Intensive procedure preferences at the end of life (EOL) in older Latino adults with end stage renal disease (ESRD) on dialysis

Karla Gonzalez, Jesus G. Ulloa, Gerardo Moreno, Oscar Echeverría, Keith Norris, Efrain Talamantes

Research output: Contribution to journalArticle

1 Citation (Scopus)

Abstract

Background: Latinos in the U.S. are almost twice as likely to progress to End Stage Renal disease (ESRD) compared to non-Latino whites. Patients with ESRD on dialysis experience high morbidity, pre-mature mortality and receive intensive procedures at the end of life (EOL). This study explores intensive procedure preferences at the EOL in older Latino adults. Methods: Seventy-three community-dwelling Spanish- and English-Speaking Latinos over the age of 60 with and without ESRD participated in this study. Those without ESRD (n = 47) participated in one of five focus group sessions, and those with ESRD on dialysis (n = 26) participated in one-on-one semi-structured interviews. Focus group and individual participants answered questions regarding intensive procedures at the EOL. Recurring themes were identified using standard qualitative content-analysis methods. Participants also completed a brief survey that included demographics, language preference, health insurance coverage, co-morbidities, Emergency Department visits and functional limitations. Results: The majority of participants were of Mexican origin with mean age of 70, and there were more female participants in the non-ESRD group, compared to the ESRD dialysis dependent group. The dialysis group reported a higher number of co-morbidities and functional limitations. Nearly 69% of those in the dialysis group reported one or more emergency department visits in the past year, compared to 38% in the non-ESRD group. Primary themes centered on 1) The acceptability of a "natural" versus "invasive" procedure 2) Cultural traditions and family involvement 3) Level of trust in physicians and autonomy in decision-making. Conclusion: Our results highlight the need for improved patient- and family-centered approaches to better understand intensive procedure preferences at the EOL in this underserved population of older adults.

Original languageEnglish (US)
Article number319
JournalBMC Nephrology
Volume18
Issue number1
DOIs
StatePublished - Oct 23 2017

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Hispanic Americans
Chronic Kidney Failure
Dialysis
Focus Groups
Morbidity
Hospital Emergency Service
Independent Living
Kidney
Insurance Coverage
Vulnerable Populations
Health Insurance
Renal Dialysis
Decision Making
Language
Demography
Interviews
Physicians
Mortality

Keywords

  • Advanced care planning
  • Dialysis
  • End of life
  • Intensive procedures
  • Latinos
  • Renal disease

ASJC Scopus subject areas

  • Nephrology

Cite this

Intensive procedure preferences at the end of life (EOL) in older Latino adults with end stage renal disease (ESRD) on dialysis. / Gonzalez, Karla; Ulloa, Jesus G.; Moreno, Gerardo; Echeverría, Oscar; Norris, Keith; Talamantes, Efrain.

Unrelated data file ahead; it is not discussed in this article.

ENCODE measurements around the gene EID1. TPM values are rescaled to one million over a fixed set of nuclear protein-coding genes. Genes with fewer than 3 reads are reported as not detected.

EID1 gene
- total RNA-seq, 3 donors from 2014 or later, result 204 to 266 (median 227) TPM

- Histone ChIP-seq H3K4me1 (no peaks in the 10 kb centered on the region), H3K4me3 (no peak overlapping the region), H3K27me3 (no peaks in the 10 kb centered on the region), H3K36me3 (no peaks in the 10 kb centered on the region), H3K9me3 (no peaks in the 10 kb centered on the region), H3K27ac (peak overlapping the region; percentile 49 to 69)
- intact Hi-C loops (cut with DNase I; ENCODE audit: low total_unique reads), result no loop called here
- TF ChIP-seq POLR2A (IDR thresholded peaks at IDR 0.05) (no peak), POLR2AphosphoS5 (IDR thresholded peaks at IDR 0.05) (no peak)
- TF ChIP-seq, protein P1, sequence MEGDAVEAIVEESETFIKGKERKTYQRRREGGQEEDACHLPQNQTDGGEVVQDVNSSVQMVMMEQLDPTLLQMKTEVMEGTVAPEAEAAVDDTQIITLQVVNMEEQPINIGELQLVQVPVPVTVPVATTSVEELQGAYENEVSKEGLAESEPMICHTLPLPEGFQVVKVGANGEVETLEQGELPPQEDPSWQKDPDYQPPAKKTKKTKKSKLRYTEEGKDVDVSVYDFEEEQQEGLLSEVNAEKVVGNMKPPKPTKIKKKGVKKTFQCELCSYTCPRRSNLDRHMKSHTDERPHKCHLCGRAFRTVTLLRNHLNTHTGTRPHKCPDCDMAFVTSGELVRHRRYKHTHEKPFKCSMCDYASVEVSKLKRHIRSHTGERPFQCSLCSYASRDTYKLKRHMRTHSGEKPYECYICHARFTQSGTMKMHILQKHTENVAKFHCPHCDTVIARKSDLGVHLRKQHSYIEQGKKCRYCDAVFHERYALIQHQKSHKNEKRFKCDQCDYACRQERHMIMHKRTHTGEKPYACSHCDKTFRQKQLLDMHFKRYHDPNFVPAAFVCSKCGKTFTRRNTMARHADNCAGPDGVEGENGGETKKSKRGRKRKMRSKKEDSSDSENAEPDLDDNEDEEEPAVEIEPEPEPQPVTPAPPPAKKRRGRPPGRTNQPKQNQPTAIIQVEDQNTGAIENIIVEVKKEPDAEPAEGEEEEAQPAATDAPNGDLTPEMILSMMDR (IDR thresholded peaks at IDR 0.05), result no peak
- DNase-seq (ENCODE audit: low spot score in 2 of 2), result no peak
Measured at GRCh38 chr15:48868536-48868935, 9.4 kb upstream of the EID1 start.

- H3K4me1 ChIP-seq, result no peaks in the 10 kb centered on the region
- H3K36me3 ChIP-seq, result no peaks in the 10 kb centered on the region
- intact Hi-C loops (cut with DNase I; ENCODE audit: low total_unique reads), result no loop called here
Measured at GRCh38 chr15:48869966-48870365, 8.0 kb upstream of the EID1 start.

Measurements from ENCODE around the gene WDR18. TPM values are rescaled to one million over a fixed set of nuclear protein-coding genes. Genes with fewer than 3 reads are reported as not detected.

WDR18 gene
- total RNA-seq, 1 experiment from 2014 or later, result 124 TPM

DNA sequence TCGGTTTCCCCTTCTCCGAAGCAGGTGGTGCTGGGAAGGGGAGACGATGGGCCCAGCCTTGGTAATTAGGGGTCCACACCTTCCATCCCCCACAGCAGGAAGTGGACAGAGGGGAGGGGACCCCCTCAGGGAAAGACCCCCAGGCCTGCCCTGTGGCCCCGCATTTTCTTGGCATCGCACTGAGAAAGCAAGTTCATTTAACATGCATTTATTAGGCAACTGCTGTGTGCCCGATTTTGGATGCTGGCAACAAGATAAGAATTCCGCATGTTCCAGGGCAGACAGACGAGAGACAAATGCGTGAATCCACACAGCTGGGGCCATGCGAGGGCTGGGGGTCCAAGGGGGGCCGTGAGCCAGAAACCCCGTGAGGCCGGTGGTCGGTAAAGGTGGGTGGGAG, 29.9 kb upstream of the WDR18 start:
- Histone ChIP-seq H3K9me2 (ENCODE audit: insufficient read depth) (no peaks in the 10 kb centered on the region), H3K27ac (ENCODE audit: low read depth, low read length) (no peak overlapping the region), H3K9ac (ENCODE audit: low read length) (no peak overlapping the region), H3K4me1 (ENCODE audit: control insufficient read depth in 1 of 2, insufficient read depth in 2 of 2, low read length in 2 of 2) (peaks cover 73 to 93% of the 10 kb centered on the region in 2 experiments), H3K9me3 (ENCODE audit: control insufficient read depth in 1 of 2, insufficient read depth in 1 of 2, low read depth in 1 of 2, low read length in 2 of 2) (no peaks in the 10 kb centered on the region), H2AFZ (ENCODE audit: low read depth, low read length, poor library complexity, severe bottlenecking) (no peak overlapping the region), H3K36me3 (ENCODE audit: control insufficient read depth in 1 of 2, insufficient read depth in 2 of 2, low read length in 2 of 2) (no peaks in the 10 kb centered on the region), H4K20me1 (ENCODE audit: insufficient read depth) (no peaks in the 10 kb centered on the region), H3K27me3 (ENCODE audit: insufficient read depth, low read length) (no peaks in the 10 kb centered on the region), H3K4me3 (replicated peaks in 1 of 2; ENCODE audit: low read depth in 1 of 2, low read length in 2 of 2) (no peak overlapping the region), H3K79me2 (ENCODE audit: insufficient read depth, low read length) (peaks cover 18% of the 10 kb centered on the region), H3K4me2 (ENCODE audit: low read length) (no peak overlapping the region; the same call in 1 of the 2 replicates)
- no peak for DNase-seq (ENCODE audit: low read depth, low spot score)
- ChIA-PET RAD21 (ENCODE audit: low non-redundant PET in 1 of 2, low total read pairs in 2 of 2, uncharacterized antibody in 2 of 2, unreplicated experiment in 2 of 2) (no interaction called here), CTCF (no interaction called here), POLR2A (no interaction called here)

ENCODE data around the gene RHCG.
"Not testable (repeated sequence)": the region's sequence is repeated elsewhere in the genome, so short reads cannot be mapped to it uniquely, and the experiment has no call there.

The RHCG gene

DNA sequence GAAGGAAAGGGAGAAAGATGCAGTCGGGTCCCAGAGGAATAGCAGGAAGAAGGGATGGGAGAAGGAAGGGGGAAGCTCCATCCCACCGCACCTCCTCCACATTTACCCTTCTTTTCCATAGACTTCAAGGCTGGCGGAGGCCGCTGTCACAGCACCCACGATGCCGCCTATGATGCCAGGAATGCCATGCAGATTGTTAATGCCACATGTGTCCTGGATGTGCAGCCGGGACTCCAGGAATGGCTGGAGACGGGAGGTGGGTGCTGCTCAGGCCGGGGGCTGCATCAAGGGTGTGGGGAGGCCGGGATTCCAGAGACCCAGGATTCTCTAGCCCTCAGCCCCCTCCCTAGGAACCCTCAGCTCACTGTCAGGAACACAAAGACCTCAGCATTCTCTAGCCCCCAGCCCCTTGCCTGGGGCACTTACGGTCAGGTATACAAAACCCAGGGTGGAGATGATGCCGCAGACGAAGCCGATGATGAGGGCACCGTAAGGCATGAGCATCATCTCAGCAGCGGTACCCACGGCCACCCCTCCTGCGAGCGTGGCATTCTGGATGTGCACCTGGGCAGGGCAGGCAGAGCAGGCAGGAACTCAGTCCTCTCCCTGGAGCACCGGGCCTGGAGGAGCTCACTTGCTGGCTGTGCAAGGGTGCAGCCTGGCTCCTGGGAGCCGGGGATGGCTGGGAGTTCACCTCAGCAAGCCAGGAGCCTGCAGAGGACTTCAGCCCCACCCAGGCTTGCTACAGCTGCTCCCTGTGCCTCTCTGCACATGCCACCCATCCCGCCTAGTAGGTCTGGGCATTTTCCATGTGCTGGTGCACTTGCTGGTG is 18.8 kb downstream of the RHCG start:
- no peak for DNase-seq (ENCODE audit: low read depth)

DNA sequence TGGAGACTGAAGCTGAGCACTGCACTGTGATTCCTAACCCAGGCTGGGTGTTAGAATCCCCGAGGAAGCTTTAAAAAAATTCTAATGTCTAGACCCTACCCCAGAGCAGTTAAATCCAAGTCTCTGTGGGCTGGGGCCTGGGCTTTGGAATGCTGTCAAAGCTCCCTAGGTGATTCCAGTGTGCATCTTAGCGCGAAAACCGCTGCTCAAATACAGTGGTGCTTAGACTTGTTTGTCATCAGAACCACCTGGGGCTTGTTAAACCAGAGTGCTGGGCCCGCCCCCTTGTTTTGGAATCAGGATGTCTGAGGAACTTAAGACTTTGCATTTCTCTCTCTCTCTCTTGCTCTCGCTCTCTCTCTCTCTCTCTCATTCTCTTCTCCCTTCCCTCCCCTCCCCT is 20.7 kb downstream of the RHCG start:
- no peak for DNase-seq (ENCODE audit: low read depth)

In: BMC Nephrology, Vol. 18, No. 1, 319, 23.10.2017.

Research output: Contribution to journalArticle

Gonzalez, Karla ; Ulloa, Jesus G. ; Moreno, Gerardo ; Echeverría, Oscar ; Norris, Keith ; Talamantes, Efrain. / Intensive procedure preferences at the end of life (EOL) in older Latino adults with end stage renal disease (ESRD) on dialysis. In: BMC Nephrology. 2017 ; Vol. 18, No. 1.
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abstract = "Background: Latinos in the U.S. are almost twice as likely to progress to End Stage Renal disease (ESRD) compared to non-Latino whites. Patients with ESRD on dialysis experience high morbidity, pre-mature mortality and receive intensive procedures at the end of life (EOL). This study explores intensive procedure preferences at the EOL in older Latino adults. Methods: Seventy-three community-dwelling Spanish- and English-Speaking Latinos over the age of 60 with and without ESRD participated in this study. Those without ESRD (n = 47) participated in one of five focus group sessions, and those with ESRD on dialysis (n = 26) participated in one-on-one semi-structured interviews. Focus group and individual participants answered questions regarding intensive procedures at the EOL. Recurring themes were identified using standard qualitative content-analysis methods. Participants also completed a brief survey that included demographics, language preference, health insurance coverage, co-morbidities, Emergency Department visits and functional limitations. Results: The majority of participants were of Mexican origin with mean age of 70, and there were more female participants in the non-ESRD group, compared to the ESRD dialysis dependent group. The dialysis group reported a higher number of co-morbidities and functional limitations. Nearly 69{\%} of those in the dialysis group reported one or more emergency department visits in the past year, compared to 38{\%} in the non-ESRD group. Primary themes centered on 1) The acceptability of a {"}natural{"} versus {"}invasive{"} procedure 2) Cultural traditions and family involvement 3) Level of trust in physicians and autonomy in decision-making. Conclusion: Our results highlight the need for improved patient- and family-centered approaches to better understand intensive procedure preferences at the EOL in this underserved population of older adults.",
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AU - Norris, Keith

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